SLM: How did the WC differ from the Isles of Scilly event? It must have been quite a travel journey.
Wez: Yes, we left home on the Friday on the ferry, travelled all day to London by train on Saturday for a Saturday evening flight to Stockholm ready to meet for the ferry on Sunday. On the return journey we travelled non-stop from 8am Tuesday until 12:30 pm on Wednesday, when we arrived home on the ferry (with very achy legs!).
It is hard to describe the WC without mentioning the weather – WOW! This was as scary, if not more, than the thought of the race! Waking at 4 am with the windows rattling and rain hammering down was not the most inviting wakeup call.
For me the hardest thing was keeping warm, I felt the water temperature was very slightly warmer than Scilly, however the slow running on slippery rocks with a wet wetsuit and 40 mph winds whipping through made me very cold, at one point I shivered for five hours, my jaw ached so much, but I was loving it too much to worry about it. The transitions were more interesting at the WC.
Alison: Apart from the event being a race from island-to-island, it couldn’t really have been more different. The distance for starters was impossible to imagine and before we left home I told everyone that I really wasn’t sure if we would manage to complete the course. The only way I could deal with it was to break it down into all the sections of the race and cut-off points and mentally “tick” them off as we went.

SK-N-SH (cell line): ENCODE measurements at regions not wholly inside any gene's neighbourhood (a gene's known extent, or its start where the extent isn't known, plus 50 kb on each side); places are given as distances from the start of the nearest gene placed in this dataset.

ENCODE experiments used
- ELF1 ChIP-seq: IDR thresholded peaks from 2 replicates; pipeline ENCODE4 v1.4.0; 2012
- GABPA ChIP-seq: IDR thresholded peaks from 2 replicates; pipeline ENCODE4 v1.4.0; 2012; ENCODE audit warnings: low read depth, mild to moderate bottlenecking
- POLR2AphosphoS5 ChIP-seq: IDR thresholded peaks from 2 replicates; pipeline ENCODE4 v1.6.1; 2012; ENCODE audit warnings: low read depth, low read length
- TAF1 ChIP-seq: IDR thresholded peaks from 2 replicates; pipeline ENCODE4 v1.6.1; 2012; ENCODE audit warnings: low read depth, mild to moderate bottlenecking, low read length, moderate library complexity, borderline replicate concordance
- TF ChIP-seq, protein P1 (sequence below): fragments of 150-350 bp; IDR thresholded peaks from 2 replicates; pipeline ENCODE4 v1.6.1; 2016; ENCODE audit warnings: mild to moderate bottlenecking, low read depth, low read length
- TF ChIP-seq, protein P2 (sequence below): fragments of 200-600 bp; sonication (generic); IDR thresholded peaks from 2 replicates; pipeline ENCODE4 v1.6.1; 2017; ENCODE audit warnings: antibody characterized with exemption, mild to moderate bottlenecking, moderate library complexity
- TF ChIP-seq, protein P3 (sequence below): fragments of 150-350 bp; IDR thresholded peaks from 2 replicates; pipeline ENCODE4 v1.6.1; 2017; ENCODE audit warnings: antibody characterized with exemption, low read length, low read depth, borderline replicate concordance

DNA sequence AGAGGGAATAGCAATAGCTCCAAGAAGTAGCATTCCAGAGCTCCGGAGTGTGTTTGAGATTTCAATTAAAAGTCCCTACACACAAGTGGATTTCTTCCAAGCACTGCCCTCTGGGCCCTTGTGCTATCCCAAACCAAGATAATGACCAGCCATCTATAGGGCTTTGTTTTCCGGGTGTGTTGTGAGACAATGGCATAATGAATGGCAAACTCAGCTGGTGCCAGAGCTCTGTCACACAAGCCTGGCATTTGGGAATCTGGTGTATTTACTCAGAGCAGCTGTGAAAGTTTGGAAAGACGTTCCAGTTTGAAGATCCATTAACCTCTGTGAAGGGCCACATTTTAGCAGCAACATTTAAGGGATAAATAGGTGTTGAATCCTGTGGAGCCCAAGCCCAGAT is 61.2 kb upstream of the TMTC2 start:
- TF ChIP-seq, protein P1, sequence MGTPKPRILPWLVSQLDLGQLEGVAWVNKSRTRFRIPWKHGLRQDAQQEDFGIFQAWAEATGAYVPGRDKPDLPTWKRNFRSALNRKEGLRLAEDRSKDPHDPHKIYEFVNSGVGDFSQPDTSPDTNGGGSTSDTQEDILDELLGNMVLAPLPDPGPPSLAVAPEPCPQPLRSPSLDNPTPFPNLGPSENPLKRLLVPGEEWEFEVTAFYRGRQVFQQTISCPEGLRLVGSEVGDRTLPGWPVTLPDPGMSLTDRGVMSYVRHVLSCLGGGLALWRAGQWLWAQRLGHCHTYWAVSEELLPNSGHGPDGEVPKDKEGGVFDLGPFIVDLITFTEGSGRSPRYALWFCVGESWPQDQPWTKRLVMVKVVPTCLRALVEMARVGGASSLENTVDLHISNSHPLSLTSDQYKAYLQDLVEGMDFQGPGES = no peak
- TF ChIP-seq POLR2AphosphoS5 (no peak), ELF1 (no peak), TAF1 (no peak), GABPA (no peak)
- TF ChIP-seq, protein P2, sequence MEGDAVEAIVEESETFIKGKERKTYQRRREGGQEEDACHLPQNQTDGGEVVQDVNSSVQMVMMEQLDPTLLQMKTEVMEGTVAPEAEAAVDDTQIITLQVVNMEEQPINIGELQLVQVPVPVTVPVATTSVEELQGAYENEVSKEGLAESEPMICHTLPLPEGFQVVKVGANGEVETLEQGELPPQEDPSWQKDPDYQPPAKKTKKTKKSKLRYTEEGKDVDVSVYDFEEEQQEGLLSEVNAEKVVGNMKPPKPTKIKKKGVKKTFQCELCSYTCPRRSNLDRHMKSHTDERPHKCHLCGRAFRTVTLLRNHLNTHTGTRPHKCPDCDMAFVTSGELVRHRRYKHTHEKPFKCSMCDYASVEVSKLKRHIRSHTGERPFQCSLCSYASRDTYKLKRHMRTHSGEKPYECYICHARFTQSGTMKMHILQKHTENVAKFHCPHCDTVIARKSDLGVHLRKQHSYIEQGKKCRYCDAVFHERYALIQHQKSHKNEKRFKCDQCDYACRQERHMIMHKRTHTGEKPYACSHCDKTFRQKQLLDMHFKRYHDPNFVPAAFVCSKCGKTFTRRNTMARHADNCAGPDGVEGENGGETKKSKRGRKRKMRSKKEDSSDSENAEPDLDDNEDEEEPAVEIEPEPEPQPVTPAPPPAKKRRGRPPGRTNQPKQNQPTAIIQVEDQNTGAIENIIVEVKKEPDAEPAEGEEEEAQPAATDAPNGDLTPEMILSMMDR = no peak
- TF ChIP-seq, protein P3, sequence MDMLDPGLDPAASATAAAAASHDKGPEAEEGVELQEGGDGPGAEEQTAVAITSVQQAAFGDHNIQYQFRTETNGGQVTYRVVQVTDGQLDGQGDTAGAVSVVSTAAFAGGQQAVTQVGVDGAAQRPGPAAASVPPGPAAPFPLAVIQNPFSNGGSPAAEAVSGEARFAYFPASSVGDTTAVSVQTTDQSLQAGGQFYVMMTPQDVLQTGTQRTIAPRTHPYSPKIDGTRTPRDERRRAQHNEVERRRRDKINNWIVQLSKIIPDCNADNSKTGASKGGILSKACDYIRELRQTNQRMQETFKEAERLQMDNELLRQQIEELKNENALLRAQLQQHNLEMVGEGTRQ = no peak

The terrain was also very different and much more difficult and technical than Scilly, which was mainly on proper paths (and we knew exactly where we were going), so we lacked a bit of experience there. The rocks and mud were so slippery that we slowed to a walk for lots of parts as we didn’t want to risk injury, having witnessed a couple of other incidents on the course. The entries and exits to some of the swims were very challenging at the WC compared to mainly beaches on Scilly.
The combination of big seas, very strong currents (which I hadn’t bargained for) and rocks as slippery as ice made some of the exits treacherous. Apart from the sea conditions and strong currents, I actually found the Baltic Sea really pleasant to swim in – slightly warmer than at home and the low salt content was far nicer when you end up swallowing it.
I hadn’t really thought too much about the weather conditions until we got to Sweden because we had so much else to think about. Unlike Scilly, I never actually felt hot during the WC and we didn’t even “cab down” during the 20K run. My nerves really went through the roof when we were on the ferry from Stockholm to Sandhamn and everyone was talking about a “storm”. At the safety briefing the night before the race I really began to wonder if I was in the right place amongst a lot of elite athletes. As for the morning of the race, I think “terrified” best sums it up! Once we got underway, the nerves settled, apart from during a couple of the swims, and it was just a case of keep going. It was a great feeling to make it through the cut-off points and then the realisation that we really could complete the course was quite overwhelming and unbelievable!